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E-Commerce: The Present and the Future By David Ríos
Today’s Points • • • What is E-Commerce? E-Business? B 2 B and B 2 C Models Emerging Business Models M-Commerce Hands on: e. Book Reader, Japanese mobile phone Web 2. 0 Design Technologies Hands on: Ajax (Carmax and Netflix) Marketing: Customer Relationship Mgmt (CRM) Security and Encryption
What is E-Commerce? • Definition: – Commercial transactions taking place over the internet and the world wide web • Examples: Amazon. com, e. Bay – Commercial transactions take place in the real world but… • the exchange of value is initiated over the web, and/or • the web application serves as a viable means of attracting significant numbers of customers • Example: Car. Max. com
What is not E-Commerce? • Web sites that simply introduce the company • Systems that manage procurement • Systems that manage supply chain and logistics • Customer Relationship Management Systems • Although they support E-Commerce, these are best described as E-Business
Business-to-Consumer Models Business Model Examples Description Revenue Model Portal Yahoo Google Amazon Walmart. com Dell. com Offer content, searching, email/chat, services and products, distribution channels, direct-to-customer sales Advertising Subscription fees Transaction fees Affiliate referral fees Sale of goods Content Provider CNN. com ESPN. com Information, news, and other content. Transaction Broker Stock and travel transactions. Helps people get things done quicker. Service Provider Scottrade Travelocity Hotels. com Orbitz e. Bay Priceline Visa. Now. com Advertising Subscription fees Affiliate referral fees Transaction fees Community Provider Facebook My. Space Market Creator Create markets that bring buyers Transaction fees and sellers together Selling a service rather than a Sales of services product Social networking sites Advertising Subscription Affiliate referral fees
Business-To-Business Model Examples Description Revenue Model Network Marketplace E-distributor Grainger. com Partstore. com Single-firm online version of retail and wholesale store; supply, maintenance, repair goods. Sale of goods E-procurement Ariba Perfectcommerce Single firm creating digital markets Fees for market-making where sellers and buyers transact services; supply chain for indirect inputs. management, and fulfillment services. Exchange Farms. com Independently owned vertical digital marketplace for direct inputs. Fees and commissions on transactions. Industry Consortium Elemica Exostar Quadrem Industry-owned vertical digital market open to select suppliers. Fees and commissions on transactions.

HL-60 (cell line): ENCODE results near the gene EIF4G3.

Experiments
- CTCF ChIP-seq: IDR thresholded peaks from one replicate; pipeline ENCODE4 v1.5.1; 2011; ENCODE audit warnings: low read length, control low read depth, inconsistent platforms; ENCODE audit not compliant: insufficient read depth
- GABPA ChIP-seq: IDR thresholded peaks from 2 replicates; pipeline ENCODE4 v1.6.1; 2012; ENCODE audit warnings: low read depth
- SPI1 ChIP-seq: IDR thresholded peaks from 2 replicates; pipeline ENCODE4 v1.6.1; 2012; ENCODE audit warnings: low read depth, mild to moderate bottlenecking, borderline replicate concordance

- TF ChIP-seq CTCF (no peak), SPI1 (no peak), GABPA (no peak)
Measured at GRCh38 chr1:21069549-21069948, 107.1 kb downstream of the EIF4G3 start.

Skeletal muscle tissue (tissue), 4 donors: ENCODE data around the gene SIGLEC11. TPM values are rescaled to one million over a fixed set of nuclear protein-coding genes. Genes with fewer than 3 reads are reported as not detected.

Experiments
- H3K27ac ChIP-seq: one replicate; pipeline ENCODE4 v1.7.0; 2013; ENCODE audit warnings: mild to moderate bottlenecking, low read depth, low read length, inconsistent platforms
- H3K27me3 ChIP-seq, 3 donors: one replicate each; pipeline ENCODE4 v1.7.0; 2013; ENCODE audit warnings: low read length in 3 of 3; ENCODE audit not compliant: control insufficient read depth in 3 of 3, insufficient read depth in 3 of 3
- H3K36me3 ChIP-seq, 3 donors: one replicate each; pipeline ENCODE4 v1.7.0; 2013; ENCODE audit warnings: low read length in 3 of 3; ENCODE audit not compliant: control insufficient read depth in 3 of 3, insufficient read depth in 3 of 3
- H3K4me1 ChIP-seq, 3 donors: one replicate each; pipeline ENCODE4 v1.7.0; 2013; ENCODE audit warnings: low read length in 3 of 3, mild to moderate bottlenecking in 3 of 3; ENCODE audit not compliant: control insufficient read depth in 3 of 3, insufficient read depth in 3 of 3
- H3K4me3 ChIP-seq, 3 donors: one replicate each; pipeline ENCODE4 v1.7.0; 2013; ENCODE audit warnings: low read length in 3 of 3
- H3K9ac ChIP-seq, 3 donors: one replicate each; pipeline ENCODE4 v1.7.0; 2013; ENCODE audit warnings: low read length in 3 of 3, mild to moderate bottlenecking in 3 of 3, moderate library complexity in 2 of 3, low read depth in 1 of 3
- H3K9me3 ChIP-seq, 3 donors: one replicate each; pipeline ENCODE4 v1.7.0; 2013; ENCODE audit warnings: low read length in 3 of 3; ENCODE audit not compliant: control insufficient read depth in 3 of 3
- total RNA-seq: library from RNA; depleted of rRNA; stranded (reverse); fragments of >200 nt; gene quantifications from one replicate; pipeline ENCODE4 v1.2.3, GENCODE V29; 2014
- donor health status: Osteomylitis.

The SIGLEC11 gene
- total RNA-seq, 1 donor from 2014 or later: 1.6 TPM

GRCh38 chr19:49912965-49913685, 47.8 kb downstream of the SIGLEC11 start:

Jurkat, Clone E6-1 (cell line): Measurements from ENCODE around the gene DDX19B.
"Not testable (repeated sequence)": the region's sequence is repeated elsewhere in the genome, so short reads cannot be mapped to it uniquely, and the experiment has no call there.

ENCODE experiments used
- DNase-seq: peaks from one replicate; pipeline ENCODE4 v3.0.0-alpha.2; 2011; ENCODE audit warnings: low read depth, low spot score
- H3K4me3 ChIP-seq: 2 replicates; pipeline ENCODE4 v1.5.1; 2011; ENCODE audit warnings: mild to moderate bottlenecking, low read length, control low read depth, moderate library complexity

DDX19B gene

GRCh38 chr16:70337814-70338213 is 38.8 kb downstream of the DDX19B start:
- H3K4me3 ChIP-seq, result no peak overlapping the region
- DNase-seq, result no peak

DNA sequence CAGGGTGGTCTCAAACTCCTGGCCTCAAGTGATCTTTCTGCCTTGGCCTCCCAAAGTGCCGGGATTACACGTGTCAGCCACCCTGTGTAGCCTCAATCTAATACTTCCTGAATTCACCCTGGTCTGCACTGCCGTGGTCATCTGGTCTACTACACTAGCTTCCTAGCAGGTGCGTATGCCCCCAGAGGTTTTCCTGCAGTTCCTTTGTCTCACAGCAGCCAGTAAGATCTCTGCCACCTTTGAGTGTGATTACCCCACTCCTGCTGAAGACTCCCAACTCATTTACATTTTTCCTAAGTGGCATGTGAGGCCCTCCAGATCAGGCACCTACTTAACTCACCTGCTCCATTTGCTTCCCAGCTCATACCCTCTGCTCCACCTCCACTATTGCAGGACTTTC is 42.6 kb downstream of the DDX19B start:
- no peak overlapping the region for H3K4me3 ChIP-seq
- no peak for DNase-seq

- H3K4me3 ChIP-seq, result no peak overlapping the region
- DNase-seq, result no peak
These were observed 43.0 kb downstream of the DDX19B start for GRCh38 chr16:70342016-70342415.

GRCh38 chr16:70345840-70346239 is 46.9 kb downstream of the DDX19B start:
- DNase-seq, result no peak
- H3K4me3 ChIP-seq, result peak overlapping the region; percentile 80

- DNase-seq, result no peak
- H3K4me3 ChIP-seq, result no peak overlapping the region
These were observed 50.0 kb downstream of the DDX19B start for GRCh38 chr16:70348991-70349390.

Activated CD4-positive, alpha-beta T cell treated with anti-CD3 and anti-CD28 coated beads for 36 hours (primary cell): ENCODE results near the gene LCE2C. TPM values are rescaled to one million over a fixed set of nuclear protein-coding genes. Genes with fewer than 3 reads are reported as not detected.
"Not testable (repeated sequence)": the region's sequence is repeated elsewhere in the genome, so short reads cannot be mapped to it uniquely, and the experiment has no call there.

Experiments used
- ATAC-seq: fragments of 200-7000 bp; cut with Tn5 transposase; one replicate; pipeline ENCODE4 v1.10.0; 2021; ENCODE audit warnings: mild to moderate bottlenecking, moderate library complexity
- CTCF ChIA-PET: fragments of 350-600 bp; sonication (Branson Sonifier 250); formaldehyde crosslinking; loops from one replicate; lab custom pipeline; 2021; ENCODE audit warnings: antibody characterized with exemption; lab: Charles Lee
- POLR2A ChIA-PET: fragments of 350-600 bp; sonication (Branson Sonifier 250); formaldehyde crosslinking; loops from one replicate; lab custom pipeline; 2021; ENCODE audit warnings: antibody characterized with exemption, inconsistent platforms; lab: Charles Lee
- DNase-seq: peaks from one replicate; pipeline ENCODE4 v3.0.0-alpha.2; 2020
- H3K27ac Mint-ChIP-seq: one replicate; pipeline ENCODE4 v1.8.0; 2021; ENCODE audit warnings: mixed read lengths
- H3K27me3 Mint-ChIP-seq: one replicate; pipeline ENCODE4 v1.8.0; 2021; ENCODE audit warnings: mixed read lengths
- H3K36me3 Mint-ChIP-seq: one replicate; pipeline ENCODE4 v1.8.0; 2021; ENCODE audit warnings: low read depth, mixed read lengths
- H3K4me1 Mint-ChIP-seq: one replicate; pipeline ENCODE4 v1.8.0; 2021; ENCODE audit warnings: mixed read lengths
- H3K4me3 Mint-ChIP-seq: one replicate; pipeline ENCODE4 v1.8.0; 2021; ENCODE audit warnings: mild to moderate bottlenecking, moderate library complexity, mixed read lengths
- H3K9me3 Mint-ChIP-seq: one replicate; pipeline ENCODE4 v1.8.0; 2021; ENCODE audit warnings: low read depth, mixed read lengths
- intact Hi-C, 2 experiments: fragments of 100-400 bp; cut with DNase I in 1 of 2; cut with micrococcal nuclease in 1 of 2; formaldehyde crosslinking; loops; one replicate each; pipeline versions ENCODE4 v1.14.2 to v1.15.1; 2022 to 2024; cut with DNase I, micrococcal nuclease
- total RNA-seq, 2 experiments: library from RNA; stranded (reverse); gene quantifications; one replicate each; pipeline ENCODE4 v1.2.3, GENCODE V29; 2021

Business-To-Business Model Examples Description Revenue Model Private Industrial Network Single Firm Wal-Mart Proctor & Gamble Company-owned network to coordinate supply chains with a limited set of partners Cost absorbed by network owner and recovered through production and distribution efficiencies. Industry-wide 1 SYNC Agentrics Industry-owned network to set standards, coordinate supply and logistics for the industry Contributions from industry member firms and recovered through production and distribution efficiencies; fees for transactions and services.
Which represents more money in annual sales? Business-To-Consumer or Business to Business? • In 2007, B 2 C E-Commerce totaled $225 billion dollars in sales • In 2007, B 2 B E-Commerce totaled $3. 6 trillion dollars in sales
Other Business Models Business Model Examples Description Revenue Model Consumer-to-consumer e. Bay Half. com Consumers connect with Transaction fees consumers to do business. Peer-to-peer Kazaa Cloudmark Enable consumers to share files via the web. M-Commerce e. Bay Anywhere Pay. Pal Mobile Checkout AOL Moviefone Extending business Sales of goods and applications using wireless services technology. Subscription fees Advertising Transaction fees B 2 B and B 2 C constitute about 75% of the E-Commerce Market
M-Commerce • A small market in the US but growing fast • M-Commerce limited to purchases on laptops, PDAs, and now e. Book readers • • A BIG market in Europe, Japan, South Korea Mobile phones contain credit cards Train companies use RFID chip smart cards Cell phones contain barcode scanners for ads
Mobile Phone Security • Mobile phone and security key. • Must be within 2 meters of each other to work. • If the phone is stolen but not the key, the phone cannot be used to buy anything.
Smart Cards • Suica card • JR Railway in Japan • Is a contactless smart card (debit) • Contains an RFID (Radio frequency ID) chip
QR (Quick Response) Bar Code • Invented in Japan in 1994 • Stores addresses or URLs • Often included in ads • Are everywhere in Japan • Can be read with a cell phone • http: //www. iuhw. ac. jp/ m/